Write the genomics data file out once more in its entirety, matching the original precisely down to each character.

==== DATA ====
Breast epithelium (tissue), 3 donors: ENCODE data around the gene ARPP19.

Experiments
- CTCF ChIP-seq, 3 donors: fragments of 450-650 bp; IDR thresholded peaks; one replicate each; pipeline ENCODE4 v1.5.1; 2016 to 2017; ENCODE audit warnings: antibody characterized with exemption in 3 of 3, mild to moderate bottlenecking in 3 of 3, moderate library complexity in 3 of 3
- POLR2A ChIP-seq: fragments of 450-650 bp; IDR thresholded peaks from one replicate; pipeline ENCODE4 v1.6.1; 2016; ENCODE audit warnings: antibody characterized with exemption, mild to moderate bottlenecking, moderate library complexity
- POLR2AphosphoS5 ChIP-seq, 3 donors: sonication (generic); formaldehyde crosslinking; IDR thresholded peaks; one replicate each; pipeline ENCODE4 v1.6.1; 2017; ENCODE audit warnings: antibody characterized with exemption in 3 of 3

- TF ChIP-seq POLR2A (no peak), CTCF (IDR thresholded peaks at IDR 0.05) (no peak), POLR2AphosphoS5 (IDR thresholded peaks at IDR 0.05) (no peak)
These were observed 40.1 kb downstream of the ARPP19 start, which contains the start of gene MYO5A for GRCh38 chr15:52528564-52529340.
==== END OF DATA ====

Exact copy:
Breast epithelium (tissue), 3 donors: ENCODE data around the gene ARPP19.

Experiments
- CTCF ChIP-seq, 3 donors: fragments of 450-650 bp; IDR thresholded peaks; one replicate each; pipeline ENCODE4 v1.5.1; 2016 to 2017; ENCODE audit warnings: antibody characterized with exemption in 3 of 3, mild to moderate bottlenecking in 3 of 3, moderate library complexity in 3 of 3
- POLR2A ChIP-seq: fragments of 450-650 bp; IDR thresholded peaks from one replicate; pipeline ENCODE4 v1.6.1; 2016; ENCODE audit warnings: antibody characterized with exemption, mild to moderate bottlenecking, moderate library complexity
- POLR2AphosphoS5 ChIP-seq, 3 donors: sonication (generic); formaldehyde crosslinking; IDR thresholded peaks; one replicate each; pipeline ENCODE4 v1.6.1; 2017; ENCODE audit warnings: antibody characterized with exemption in 3 of 3

- TF ChIP-seq POLR2A (no peak), CTCF (IDR thresholded peaks at IDR 0.05) (no peak), POLR2AphosphoS5 (IDR thresholded peaks at IDR 0.05) (no peak)
These were observed 40.1 kb downstream of the ARPP19 start, which contains the start of gene MYO5A for GRCh38 chr15:52528564-52529340.